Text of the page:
Clue for deadly brain disease found in worms

In a first, researchers have replicated a rare but deadly human brain disease in nematode worms and successfully treated it with a drug called resveratrol, suggesting a cure could be found for humans.

London: In a first, researchers have replicated a rare but deadly human brain disease in nematode worms and successfully treated it with a drug called resveratrol, suggesting a cure could be found for humans.

There is currently no known treatment for onset of adult neuronal lipofuscinosis (ANCL) which usually strikes some adults in their 30s and results in death by the mid-40s.
"ANCL is fortunately rare but it is currently untreatable. This research allows us to quickly test compounds which could be used for treatment. Of the first batch of compounds we used in testing our model, one has already shown encouraging effects," said professor Alan Morgan from University of Liverpool in Britain.
ANCL has recently been identified as being caused by mutations in the gene called DNAJC5.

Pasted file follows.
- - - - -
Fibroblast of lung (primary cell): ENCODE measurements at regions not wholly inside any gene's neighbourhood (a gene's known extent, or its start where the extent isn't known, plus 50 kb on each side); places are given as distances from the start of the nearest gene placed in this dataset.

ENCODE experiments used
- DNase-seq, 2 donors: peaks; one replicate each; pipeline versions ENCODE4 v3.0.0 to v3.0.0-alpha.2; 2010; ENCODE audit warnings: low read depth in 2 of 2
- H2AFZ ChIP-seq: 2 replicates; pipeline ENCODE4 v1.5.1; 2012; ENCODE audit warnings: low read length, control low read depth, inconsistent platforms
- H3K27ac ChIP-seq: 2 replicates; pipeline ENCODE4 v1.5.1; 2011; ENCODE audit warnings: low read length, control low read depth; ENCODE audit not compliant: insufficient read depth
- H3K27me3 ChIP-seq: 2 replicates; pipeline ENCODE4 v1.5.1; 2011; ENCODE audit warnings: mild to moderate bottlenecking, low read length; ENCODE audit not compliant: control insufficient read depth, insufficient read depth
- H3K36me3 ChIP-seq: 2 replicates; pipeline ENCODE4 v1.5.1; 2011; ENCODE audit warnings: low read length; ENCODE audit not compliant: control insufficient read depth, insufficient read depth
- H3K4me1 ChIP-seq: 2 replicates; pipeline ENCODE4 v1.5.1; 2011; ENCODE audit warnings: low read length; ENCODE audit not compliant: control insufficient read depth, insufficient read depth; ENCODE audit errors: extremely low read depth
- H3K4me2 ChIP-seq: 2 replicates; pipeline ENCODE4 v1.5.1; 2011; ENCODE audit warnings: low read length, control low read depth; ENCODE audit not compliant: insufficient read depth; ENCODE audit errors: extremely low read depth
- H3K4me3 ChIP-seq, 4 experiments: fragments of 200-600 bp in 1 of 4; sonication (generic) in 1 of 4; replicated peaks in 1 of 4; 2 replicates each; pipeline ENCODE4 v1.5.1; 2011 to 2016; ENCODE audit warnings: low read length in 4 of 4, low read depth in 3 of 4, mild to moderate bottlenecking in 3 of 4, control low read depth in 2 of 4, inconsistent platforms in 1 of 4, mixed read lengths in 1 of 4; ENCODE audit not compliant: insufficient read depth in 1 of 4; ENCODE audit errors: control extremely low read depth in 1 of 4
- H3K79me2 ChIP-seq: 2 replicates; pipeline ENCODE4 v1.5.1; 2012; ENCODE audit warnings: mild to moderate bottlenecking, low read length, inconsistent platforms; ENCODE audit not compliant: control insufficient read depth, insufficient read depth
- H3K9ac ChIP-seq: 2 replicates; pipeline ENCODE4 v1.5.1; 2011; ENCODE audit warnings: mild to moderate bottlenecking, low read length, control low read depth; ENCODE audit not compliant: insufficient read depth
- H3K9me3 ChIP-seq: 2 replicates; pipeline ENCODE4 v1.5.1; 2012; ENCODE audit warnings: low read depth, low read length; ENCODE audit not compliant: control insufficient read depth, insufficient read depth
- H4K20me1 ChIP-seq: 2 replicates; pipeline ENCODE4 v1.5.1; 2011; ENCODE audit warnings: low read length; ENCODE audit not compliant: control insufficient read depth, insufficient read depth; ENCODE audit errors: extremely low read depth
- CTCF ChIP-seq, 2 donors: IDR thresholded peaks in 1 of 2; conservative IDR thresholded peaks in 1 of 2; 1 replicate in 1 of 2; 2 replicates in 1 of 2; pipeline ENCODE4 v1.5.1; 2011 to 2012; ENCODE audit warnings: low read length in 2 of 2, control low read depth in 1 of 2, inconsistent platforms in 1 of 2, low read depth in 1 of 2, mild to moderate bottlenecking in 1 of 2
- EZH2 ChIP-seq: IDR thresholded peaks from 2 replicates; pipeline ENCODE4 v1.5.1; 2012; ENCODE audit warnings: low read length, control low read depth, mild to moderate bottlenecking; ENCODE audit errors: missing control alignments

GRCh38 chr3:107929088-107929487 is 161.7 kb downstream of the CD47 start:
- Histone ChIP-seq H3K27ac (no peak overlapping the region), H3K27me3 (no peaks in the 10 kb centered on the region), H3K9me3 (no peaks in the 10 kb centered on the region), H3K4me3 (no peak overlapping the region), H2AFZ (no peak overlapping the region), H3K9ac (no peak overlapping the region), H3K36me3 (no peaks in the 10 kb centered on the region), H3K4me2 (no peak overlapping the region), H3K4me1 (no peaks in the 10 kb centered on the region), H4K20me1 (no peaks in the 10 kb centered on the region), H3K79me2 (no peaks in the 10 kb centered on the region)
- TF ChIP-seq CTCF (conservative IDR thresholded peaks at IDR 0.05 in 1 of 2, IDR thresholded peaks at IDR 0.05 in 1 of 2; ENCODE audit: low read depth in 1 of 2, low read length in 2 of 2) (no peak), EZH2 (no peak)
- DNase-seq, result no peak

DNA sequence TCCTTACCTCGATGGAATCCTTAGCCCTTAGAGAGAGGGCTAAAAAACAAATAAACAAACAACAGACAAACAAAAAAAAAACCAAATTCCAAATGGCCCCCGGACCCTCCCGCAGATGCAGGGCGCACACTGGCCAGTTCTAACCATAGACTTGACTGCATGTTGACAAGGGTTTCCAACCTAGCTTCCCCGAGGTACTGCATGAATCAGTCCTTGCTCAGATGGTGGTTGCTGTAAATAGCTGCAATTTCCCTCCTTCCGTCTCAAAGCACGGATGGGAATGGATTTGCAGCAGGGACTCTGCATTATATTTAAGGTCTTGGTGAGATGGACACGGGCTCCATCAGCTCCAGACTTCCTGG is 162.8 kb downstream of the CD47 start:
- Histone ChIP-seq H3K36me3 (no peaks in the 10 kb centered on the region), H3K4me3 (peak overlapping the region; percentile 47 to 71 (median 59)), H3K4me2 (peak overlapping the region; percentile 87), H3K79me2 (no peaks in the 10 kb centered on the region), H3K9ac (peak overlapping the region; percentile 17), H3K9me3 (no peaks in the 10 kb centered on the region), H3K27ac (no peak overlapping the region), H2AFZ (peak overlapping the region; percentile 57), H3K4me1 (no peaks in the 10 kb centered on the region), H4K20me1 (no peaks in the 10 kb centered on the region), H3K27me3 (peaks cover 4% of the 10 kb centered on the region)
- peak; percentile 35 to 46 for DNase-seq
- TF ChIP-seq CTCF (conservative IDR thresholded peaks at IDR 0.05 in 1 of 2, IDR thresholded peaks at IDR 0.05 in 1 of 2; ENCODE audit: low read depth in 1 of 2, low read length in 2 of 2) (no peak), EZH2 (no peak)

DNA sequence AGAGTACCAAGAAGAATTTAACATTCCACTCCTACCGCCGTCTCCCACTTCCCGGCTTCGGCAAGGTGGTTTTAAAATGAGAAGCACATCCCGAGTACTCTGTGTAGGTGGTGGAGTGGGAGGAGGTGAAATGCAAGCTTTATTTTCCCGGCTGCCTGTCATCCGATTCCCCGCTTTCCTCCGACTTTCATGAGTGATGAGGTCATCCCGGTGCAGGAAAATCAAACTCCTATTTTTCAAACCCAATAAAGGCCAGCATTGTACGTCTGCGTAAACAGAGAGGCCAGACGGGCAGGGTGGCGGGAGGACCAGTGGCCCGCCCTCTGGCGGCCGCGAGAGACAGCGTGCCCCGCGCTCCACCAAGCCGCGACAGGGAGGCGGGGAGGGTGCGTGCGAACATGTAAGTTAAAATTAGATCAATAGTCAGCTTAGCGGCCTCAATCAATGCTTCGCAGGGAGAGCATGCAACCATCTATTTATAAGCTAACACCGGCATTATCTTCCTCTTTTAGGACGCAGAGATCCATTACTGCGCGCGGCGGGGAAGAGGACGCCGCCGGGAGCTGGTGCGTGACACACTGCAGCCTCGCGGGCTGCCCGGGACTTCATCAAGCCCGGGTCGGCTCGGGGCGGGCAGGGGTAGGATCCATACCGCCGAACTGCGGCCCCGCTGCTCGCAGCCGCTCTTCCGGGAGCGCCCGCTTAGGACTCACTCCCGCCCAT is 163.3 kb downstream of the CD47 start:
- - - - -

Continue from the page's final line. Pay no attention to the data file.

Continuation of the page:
The worms have a gene called dnj-14 which is their version of the human DNAJC5. Since the worms` lifespan is normally only a few weeks, the symptoms of the disease show within a few days and this opens up the possibility of testing thousands of new compounds for treatment within a short period of time - hastening the development of a cure.

One compound, resveratrol, has already been shown by the research team to be effective in treating the disease and in a way not previously seen - without the need to act through an enzyme produced in the body called SIR-2.1.

Studying how these diseases work in a simple organism which is easy and cheap to breed, can speed up the process of developing effective drugs, Morgan said.

"As we face an increasingly ageing population, having treatments for these conditions becomes ever more critical."

The study appeared in the journal Human Molecular Genetics.